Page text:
The Green Sheet Online Edition
August 24, 2009 • Issue 09:08:02
Reflect that glory
||He gives twice who gives quickly.|
– Italian proverb
One goal for most ISOs and merchant level salespeople (MLSs), aside from closing merchant accounts and generating revenue streams, is being acknowledged for their triumphs and successes. And while it is gratifying to receive validation for quality performance and career milestones, it is equally important - if not more so - to share the limelight with others.
When actors win awards or athletes receive accolades, the wise ones thank their colleagues and recognize they wouldn't be receiving honors without the help of the people supporting them. Making a point to recognize those who have helped you succeed is no less important for you, as ISOs and MLSs.
After all, values in action such as practicing the golden rule, committing random acts of kindness and recognizing the good in people are the common threads that give us our sense of humanity.
Effective leadership demands humility, as well as the ability to delegate authority and turn to others for wise counsel and expertise. Shifting the spotlight to colleagues or staff can empower future leaders in ways no other strategy can.
It is human nature to feel encouraged when a superior appreciates a job well done, whether the kudos come verbally or in writing. It is imperative to look for the best in others without regard to status or role. Doing so is not only a tremendous motivator, but it also helps reinforce desired outcomes.
People, for the most part, just want to know that others care about them, that their efforts have meaning and purpose. Focusing on the strengths of colleagues instead of dwelling on their flaws contributes to conviviality and balance in the workplace. It also fosters a sense of accomplishment in those being appreciated while revealing a side of a manager or colleague that might not otherwise come to light.
Conversely, there is no quicker way to deflate motivation and ruin that "we're all in it together" spirit than for a superior to take credit for something an employee or colleague does.
There are many ways to acknowledge a job well done. Some employees are comfortable with public pronouncements; others prefer private communication. Tailor reinforcement to each individual. A person's ability to receive praise is as distinct as one's learning style and personalty. It is also important to remember that commending someone should be done in a timely, specific and personal way.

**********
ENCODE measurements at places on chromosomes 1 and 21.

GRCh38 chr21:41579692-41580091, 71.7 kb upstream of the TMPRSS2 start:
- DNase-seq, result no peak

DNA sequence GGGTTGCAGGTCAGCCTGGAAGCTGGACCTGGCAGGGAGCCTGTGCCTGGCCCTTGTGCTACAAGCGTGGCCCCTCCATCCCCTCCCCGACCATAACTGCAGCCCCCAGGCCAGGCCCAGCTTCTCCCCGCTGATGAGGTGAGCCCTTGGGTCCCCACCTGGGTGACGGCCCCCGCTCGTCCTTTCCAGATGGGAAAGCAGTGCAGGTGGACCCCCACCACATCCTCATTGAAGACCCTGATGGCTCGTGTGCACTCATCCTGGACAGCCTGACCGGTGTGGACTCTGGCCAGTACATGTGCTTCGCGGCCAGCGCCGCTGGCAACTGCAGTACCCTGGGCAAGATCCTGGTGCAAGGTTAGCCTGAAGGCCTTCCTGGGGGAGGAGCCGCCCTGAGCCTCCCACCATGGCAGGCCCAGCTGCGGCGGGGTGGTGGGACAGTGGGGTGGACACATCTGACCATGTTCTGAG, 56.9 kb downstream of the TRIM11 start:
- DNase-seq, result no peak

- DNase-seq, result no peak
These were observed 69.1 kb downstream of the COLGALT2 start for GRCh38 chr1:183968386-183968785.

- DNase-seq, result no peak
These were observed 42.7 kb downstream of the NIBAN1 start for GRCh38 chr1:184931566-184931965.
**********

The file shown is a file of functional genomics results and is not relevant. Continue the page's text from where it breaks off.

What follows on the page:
So, take the time to witness and applaud someone else's achievements as they happen - in real time. This will not be practical in all situations, but when circumstances permit, it shows you are paying attention and that you are genuinely interested.
Here are some other ideas on how to effectively deliver praise:
- Give everyone a chance to pass along positive thoughts at department or company meetings.
- Keep a kind of revolving trophy that moves from project to project and employee to employee, something that is visible as a token of success and achievement and is kept until someone else's performance is "trophy worthy."
- Recognize contributions or achievements tangibly: Gift certificates, movie passes or complementary time off are just a few ways to do this.
- Say thank you when it is least expected. It gives staff an incentive to keep pushing ahead without being pushed. And you might be surprised how far these two little words can influence those you depend on to meet your organization's goals.
- Acknowledge all group members, not just project leaders or senior employees. Superiors were once underlings who needed the support that helped them get to the position they are in today.
Light the way
Remember, no company can thrive without building harmony and instilling self-worth among its staff. And it takes infinitely less energy to let others know they are important than to seek recognition for your own accomplishments. To give without counting the cost and to put others first can lead to a greater sense of satisfaction than anything you might achieve for yourself individually.
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